UK - Government plans to give new staff automatic membership of their company pension scheme could prompt a spate of closures, experts warn.
Consultants say the measure – a reversal of current practice with employees automatically becoming members unless they opt out in writing – could be too costly for many schemes.
Mercer Human Resource Consulting worldwide partner Peter Thompson (pictured) said the move – touted in Alan Pickering’s Simplification Report – would encourage greater retirement savings for employees, but sponsoring employers would struggle.
He said: “Many firms might get scared off by the increased costs brought about by a greater take-up in the scheme, which is something we certainly do not need.”
Society of Pension Consultants president Donald Duval agreed. He said:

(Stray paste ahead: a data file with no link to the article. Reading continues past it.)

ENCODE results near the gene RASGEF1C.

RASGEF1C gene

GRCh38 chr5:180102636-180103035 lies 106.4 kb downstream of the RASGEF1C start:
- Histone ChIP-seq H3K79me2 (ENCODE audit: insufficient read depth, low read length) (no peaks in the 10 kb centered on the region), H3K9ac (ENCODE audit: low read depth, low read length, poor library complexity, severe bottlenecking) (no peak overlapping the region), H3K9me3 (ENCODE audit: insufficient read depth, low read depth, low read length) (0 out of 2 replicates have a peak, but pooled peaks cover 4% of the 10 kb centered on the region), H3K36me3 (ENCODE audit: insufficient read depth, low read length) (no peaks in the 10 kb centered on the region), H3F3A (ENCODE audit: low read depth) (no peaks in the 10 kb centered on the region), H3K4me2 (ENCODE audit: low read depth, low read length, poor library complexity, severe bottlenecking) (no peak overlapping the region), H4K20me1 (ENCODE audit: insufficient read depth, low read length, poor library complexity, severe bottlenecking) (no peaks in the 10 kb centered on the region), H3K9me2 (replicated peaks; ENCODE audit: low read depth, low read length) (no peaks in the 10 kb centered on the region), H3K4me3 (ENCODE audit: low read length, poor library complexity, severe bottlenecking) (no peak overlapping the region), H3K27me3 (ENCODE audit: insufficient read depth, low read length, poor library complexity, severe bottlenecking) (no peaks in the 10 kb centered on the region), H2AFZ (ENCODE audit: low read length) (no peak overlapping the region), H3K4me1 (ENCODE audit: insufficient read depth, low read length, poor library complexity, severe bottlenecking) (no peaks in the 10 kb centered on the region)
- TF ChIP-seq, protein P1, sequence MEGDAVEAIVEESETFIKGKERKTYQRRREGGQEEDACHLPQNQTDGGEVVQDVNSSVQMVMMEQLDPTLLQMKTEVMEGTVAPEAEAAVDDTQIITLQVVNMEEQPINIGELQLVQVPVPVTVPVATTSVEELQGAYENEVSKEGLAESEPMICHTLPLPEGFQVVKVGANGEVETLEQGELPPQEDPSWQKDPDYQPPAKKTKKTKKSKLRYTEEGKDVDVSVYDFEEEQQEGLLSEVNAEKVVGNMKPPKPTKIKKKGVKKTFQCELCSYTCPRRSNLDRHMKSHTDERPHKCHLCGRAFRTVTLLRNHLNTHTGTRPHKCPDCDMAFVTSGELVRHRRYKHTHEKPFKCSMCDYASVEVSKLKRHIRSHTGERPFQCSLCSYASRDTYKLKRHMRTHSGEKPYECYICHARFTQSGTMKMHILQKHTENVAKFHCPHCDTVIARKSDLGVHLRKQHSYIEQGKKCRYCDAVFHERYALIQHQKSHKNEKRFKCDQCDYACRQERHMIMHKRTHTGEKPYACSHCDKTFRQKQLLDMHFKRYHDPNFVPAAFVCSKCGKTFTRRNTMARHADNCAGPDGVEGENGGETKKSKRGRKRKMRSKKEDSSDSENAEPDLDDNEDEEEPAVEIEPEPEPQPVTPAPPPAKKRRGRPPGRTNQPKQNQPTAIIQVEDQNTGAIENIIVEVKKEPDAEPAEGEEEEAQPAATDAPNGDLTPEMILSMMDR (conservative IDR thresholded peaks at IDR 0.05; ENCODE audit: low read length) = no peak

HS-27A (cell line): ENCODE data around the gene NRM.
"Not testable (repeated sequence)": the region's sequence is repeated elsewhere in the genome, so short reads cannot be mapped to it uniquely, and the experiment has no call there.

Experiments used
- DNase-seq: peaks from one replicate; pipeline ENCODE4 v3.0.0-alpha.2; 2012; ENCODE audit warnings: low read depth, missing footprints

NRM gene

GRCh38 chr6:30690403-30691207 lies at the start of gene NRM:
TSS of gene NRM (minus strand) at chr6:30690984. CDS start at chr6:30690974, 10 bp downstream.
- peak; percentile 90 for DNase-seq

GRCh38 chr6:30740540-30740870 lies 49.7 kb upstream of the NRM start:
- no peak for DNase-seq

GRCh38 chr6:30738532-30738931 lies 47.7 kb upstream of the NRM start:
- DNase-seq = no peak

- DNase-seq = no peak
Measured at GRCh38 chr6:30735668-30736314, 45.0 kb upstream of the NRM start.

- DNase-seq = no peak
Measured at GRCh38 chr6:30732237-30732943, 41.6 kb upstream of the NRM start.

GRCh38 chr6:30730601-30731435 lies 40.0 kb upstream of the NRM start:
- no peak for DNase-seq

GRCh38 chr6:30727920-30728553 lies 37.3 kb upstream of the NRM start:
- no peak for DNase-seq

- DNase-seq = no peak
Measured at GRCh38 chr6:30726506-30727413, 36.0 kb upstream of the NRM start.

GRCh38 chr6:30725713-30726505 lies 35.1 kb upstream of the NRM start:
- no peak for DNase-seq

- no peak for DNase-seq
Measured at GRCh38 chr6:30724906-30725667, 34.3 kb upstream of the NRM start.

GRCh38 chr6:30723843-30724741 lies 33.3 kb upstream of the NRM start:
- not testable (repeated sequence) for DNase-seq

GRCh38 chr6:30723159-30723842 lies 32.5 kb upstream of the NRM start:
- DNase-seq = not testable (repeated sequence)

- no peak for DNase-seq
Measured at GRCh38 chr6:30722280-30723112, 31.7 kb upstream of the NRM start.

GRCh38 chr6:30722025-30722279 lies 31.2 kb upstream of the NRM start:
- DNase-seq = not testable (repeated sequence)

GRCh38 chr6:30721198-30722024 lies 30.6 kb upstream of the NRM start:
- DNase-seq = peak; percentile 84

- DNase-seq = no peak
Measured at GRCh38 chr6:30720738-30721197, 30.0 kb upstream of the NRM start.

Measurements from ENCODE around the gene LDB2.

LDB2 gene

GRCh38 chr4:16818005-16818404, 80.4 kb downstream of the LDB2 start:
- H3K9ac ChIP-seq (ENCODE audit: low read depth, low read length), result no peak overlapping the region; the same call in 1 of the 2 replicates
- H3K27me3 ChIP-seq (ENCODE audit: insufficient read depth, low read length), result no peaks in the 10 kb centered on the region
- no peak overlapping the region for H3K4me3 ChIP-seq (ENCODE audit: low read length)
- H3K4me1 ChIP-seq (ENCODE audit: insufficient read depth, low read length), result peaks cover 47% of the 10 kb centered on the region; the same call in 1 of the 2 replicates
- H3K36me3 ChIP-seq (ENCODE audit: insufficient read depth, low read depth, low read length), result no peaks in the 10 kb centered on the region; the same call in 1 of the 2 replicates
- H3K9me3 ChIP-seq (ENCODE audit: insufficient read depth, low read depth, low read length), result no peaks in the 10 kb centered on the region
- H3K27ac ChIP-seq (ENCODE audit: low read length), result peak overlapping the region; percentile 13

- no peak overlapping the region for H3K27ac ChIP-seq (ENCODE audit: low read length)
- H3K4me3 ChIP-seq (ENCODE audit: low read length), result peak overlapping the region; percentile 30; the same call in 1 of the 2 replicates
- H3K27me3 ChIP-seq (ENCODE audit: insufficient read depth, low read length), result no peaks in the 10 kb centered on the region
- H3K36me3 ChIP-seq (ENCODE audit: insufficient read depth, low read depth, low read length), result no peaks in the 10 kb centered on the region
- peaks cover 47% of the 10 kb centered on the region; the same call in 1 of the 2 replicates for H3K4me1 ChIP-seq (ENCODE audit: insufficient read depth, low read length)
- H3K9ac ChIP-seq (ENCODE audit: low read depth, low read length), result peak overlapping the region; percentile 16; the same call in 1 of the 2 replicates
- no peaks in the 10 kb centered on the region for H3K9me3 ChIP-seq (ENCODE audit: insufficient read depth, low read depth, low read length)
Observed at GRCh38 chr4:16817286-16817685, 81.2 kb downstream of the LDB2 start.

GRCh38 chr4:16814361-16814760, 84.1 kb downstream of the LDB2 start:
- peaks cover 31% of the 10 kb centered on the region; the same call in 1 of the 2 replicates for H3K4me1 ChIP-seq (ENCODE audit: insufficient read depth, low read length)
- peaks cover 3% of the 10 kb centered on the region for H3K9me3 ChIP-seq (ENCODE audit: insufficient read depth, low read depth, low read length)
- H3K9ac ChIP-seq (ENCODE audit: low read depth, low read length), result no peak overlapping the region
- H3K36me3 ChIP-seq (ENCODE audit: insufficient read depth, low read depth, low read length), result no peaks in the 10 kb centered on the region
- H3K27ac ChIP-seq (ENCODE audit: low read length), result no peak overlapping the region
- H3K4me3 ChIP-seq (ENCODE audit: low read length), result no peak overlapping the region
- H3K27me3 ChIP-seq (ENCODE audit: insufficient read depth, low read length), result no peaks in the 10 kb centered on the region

“This uses inertia to get more people into schemes, which is positive. However, there is a risk companies will say: ‘This is too expensive for us. We will not offer the scheme any more’.”
He added: “What is required is greater incentives for company pension provision rather than greater regulation about how the scheme is run and added costs.”
Hymans Robertson head of actuarial practice Ross Russell said the proposal could prompt employers to cut benefits, such as contributions to defined contribution schemes.
He also questioned whether the move could go ahead in tandem with current employment law, which does not allow a company to deduct money from employees without their consent.
The Confederation of British Industry welcomed the government’s move. Director of human resources policy Susan Anderson said:
“There is a lot of evidence that automatic enrolment works – take-up rates of around 90% are not uncommon – which is why an increasing number of employers are moving in that direction.”
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